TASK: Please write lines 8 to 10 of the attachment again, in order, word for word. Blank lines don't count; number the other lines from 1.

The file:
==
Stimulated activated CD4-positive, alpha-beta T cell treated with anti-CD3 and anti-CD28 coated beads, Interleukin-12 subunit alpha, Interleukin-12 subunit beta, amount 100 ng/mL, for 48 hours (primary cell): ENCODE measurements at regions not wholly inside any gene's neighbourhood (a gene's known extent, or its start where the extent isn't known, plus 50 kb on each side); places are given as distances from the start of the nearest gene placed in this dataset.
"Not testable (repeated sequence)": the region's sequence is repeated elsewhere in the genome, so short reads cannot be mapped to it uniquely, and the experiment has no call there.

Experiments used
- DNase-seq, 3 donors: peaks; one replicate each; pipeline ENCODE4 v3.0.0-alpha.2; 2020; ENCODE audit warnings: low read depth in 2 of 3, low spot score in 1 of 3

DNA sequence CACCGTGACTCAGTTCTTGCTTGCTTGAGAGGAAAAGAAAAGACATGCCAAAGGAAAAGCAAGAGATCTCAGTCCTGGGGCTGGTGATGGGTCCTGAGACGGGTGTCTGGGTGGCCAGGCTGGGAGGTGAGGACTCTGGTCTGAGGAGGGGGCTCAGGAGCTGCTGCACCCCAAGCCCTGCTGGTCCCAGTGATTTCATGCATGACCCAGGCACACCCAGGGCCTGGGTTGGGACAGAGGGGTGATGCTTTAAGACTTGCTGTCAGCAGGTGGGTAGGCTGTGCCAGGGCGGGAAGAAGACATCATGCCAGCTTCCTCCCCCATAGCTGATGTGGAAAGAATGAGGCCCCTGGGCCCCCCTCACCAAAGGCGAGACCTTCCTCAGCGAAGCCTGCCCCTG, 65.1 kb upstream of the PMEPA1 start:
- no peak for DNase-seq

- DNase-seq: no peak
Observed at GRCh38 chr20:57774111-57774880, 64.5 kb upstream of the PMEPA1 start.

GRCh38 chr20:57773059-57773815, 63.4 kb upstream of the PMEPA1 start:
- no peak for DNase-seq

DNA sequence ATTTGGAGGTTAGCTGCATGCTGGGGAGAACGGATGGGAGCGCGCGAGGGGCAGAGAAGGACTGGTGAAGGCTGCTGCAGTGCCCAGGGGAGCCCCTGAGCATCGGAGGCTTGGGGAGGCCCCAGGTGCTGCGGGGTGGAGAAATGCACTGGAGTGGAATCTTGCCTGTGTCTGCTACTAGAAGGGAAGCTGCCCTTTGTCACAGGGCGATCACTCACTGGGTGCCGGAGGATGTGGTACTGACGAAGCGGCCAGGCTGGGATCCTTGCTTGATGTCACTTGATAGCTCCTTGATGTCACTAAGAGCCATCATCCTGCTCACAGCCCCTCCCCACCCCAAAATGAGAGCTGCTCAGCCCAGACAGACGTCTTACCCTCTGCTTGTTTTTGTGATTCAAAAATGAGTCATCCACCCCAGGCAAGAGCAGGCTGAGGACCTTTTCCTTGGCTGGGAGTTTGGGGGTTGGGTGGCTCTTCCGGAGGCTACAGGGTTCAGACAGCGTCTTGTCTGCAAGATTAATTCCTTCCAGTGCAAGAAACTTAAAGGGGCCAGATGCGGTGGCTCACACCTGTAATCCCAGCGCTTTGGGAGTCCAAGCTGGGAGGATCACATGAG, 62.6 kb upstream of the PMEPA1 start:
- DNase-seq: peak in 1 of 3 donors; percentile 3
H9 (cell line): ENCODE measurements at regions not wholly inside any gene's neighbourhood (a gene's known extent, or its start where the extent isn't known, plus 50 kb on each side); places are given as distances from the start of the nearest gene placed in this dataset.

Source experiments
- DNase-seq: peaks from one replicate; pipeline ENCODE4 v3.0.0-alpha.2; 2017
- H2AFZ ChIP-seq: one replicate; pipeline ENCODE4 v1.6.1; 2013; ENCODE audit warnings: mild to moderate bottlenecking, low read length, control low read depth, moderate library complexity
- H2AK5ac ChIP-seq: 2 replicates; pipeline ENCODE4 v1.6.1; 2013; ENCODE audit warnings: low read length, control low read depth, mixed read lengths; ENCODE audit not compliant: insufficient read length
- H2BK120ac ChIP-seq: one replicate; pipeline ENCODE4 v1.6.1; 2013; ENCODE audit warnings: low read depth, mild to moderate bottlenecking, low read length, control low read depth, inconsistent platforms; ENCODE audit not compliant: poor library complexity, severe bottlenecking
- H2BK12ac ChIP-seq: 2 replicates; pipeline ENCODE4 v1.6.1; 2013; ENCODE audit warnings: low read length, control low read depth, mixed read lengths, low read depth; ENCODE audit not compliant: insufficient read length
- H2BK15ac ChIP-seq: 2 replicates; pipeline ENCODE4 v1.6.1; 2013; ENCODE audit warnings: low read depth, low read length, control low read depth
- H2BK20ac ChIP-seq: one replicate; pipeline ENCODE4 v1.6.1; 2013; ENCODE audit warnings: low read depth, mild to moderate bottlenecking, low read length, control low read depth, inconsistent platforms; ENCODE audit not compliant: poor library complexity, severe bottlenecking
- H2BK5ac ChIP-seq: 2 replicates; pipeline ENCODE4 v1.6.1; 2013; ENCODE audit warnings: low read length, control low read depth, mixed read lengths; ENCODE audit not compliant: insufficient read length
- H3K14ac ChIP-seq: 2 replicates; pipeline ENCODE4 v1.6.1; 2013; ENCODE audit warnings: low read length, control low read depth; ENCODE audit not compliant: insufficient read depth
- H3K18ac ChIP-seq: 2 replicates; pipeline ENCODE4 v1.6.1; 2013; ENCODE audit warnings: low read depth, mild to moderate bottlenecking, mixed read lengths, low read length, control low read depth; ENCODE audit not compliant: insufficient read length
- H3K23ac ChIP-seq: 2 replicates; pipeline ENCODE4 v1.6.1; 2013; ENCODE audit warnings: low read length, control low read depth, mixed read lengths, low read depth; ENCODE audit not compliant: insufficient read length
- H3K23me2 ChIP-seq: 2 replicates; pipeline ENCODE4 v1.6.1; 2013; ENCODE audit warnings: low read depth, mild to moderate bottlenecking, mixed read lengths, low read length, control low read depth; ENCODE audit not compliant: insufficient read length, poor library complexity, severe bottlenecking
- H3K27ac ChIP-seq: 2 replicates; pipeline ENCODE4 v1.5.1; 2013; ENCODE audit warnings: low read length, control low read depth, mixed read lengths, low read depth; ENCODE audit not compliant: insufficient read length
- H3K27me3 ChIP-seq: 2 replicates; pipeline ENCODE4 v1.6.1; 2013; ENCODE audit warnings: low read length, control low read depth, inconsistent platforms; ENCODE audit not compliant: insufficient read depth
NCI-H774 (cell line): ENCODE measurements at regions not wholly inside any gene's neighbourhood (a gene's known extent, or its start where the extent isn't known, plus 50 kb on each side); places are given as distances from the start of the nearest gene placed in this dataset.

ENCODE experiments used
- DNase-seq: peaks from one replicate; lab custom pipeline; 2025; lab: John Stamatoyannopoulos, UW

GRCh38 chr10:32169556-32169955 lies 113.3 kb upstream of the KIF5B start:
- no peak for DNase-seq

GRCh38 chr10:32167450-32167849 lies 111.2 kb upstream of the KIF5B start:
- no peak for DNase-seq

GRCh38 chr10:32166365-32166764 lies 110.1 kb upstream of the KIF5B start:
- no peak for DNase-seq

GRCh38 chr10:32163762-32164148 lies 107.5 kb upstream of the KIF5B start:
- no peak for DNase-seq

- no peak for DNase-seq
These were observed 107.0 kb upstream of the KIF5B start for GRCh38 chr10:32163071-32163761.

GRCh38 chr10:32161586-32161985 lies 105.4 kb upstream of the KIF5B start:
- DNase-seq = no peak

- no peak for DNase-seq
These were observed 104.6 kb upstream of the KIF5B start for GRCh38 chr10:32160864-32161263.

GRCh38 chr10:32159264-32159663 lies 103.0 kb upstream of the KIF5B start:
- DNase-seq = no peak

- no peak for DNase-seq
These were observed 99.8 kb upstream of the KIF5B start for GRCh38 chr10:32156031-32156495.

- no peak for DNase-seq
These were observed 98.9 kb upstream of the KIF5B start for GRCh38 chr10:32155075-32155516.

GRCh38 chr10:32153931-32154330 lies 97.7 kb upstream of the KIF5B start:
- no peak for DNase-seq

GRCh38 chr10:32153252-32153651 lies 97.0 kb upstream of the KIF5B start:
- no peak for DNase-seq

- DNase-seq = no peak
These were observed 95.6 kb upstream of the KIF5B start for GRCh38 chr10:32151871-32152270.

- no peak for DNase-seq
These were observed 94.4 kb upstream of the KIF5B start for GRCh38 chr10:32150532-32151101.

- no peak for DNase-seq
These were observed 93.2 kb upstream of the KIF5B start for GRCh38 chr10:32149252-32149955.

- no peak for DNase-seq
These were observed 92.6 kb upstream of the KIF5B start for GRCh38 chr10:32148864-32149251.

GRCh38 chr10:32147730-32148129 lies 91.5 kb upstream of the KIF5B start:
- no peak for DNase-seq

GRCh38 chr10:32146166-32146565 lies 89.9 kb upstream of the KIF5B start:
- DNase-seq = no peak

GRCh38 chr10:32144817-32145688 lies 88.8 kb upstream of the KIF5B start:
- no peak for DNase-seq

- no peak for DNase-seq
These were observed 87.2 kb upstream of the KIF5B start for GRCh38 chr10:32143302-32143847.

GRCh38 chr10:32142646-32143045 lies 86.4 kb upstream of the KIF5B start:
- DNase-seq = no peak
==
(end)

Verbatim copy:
Observed at GRCh38 chr20:57774111-57774880, 64.5 kb upstream of the PMEPA1 start.

GRCh38 chr20:57773059-57773815, 63.4 kb upstream of the PMEPA1 start:
- no peak for DNase-seq